Czeslaw Milosz is widely considered one of the greatest poets of the 20th century.
He was born June 30, 1911 in Seteiniai, Lithuania, as a son of Aleksander Milosz, a civil engineer, and Weronika, née Kunat. He made his high-school and university studies in Wilno, then belonging to Poland. A co-founder of a literary group "Zagary", he made his literary début in 1930, published in the 1930s two volumes of poetry and worked for the Polish Radio. Most of the war time he spent in Warsaw working there for the underground presses.
Milosz emphasized his identity with the multi-ethnic Grand Duchy of Lithuania, a stance that led to ongoing controversies; he refused to categorically identify himself as either a Pole or a Lithuanian. He once said of himself: "I am a Lithuanian to whom it was not given to be a Lithuanian."[Milosz was fluent in Polish, Lithuanian, Russian, English and French.
In the diplomatic service of the People's Poland since 1945, he broke with the government in 1951 and settled in France where he wrote several books in prose. In 1953 he received Prix Littéraire Européen.
In 1960, invited by the University of California, he moved to Berkeley where he has been, since 1961, Professor of Slavic Languages and Literatures.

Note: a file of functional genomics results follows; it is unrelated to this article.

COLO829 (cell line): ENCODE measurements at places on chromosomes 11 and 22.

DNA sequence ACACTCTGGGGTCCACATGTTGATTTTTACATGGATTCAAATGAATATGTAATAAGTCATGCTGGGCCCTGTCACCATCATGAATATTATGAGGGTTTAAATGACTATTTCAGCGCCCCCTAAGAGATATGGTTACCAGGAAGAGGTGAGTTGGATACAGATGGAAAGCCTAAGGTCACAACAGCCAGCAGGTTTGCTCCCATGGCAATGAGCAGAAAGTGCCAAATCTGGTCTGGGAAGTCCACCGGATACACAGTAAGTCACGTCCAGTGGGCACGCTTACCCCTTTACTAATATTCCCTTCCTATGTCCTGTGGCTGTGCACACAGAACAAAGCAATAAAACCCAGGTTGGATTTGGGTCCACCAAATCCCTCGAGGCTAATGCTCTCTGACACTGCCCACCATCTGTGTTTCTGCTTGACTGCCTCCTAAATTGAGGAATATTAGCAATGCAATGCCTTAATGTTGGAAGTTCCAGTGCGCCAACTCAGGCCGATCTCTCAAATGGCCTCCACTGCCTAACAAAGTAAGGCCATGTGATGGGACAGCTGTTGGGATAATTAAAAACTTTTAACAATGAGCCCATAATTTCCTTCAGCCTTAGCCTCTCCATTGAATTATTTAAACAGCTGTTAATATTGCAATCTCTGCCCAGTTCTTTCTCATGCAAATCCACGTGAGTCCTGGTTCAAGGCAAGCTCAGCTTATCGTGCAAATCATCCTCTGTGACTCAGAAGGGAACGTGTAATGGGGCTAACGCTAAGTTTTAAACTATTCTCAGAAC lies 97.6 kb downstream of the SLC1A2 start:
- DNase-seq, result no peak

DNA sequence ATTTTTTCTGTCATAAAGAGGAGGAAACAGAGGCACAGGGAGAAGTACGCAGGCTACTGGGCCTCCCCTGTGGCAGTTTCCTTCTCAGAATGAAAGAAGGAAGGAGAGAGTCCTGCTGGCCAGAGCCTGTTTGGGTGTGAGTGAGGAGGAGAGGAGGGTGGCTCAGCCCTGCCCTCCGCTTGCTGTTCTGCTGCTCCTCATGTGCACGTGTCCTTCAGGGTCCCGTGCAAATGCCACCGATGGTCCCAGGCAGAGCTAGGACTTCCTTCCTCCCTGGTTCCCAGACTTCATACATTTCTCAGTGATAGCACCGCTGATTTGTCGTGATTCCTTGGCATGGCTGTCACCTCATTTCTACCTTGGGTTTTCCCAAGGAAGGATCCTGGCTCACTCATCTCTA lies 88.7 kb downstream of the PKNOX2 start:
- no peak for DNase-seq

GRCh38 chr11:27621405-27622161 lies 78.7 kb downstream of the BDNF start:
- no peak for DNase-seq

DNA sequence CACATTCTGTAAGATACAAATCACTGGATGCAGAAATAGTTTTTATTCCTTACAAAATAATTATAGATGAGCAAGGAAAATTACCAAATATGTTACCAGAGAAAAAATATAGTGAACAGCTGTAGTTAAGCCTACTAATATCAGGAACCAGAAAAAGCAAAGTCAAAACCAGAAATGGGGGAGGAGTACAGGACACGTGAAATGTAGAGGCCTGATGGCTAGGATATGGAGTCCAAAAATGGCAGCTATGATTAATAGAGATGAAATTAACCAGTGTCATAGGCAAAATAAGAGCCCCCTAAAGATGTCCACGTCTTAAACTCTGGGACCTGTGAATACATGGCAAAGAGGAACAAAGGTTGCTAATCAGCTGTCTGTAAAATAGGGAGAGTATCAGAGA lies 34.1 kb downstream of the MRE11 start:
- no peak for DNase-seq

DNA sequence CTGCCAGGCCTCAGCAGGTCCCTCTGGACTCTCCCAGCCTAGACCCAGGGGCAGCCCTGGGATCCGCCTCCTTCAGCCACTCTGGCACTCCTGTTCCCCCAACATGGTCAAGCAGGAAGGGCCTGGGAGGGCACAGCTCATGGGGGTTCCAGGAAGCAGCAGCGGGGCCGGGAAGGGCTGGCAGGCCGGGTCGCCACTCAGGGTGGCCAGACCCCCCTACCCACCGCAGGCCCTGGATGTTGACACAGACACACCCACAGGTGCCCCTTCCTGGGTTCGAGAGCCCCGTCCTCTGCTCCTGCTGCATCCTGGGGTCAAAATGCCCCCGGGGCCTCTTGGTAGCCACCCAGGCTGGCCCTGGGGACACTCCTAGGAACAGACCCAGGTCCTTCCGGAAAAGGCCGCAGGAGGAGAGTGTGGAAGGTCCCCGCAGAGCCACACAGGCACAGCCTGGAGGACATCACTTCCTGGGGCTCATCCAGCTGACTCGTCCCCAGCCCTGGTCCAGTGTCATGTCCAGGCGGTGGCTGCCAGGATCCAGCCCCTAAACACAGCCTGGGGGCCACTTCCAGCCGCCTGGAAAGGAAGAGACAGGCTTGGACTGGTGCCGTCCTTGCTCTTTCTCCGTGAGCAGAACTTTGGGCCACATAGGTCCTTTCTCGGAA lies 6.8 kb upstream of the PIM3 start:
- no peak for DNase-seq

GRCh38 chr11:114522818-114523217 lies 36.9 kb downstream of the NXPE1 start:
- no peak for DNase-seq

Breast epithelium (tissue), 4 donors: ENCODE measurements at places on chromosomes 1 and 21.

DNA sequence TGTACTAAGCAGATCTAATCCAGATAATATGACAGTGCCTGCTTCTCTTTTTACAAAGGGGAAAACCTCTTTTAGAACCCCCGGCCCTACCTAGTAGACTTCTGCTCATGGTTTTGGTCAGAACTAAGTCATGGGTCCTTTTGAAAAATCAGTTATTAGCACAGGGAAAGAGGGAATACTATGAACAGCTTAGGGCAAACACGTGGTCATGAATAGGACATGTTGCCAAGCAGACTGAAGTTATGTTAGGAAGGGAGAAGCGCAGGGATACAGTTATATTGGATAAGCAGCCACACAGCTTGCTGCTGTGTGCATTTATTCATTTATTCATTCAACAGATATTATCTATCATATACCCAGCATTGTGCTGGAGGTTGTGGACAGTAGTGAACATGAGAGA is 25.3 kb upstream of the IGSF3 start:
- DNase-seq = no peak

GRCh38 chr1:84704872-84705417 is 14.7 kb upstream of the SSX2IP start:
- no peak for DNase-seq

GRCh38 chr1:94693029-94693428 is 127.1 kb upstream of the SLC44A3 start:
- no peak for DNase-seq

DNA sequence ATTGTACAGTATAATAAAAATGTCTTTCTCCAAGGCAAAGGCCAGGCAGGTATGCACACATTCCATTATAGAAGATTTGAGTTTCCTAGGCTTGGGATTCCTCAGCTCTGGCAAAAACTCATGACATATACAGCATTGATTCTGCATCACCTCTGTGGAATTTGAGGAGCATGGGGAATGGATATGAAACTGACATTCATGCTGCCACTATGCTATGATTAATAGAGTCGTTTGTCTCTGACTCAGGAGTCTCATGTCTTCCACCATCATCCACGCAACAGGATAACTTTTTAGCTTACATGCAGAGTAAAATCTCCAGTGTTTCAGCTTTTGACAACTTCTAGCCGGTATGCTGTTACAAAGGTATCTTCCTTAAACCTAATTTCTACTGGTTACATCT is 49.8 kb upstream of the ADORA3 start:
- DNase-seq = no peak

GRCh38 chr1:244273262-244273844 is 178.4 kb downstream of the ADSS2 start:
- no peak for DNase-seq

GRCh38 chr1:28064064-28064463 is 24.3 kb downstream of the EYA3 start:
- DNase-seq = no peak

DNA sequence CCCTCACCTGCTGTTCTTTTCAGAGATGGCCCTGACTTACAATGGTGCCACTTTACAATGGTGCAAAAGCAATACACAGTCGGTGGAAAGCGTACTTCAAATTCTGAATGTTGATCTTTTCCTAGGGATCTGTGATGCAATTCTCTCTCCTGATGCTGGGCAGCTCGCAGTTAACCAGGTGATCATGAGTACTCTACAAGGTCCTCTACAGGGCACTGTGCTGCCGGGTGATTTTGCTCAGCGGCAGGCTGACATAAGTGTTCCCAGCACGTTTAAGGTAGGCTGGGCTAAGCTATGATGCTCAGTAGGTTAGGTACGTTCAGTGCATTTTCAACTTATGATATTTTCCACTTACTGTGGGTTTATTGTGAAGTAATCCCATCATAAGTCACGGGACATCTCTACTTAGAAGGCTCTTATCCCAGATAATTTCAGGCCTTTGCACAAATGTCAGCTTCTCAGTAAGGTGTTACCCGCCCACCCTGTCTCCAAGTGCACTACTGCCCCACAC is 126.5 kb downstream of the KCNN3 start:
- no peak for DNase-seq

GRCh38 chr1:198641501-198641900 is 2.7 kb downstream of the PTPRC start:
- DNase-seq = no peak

Presented with an award for poetry translations from the Polish P.E.N. Club in Warsaw in 1974; a Guggenheim Fellow for poetry 1976; received a honorary degree Doctor of Letters from the University of Michigan, Ann Arbor, in 1977; won the Neustadt International Prize for Literature in 1978; received the "Berkeley Citation" (an equivalent of a honorary Ph.D.) in 1978; nominated by the Academic Senate a "Research Lecturer" of 1979/1980.
In 1980 he was awarded the Nobel Prize in Literature. Since his works had been banned in Poland by the communist government, this was the first time that many Poles became aware of him.
Through the Cold War, Milosz's name was often invoked in the United States, particularly by conservative commentators such as William F. Buckley, Jr., usually in the context of Milosz's 1953 book The Captive Mind. During that period, his name was largely passed over in silence in government-censored media and publications in Poland.
The Captive Mind has been described as one of the finest studies of the behavior of intellectuals under a repressive regime. Milosz observed that those who became dissidents were not necessarily those with the strongest minds, but rather those with the weakest stomachs; the mind can rationalize anything, he said, but the stomach can take only so much.
Milosz is honored at Israel's Yad Vashem memorial to the Holocaust, as one of the "Righteous among the Nations."
A poem by Milosz appears on a Gdansk memorial to protesting shipyard workers who had been killed by government security forces in 1970.
Czeslaw Milosz died on August 14, 2004.
Source: Nobelprize.org and wikipedia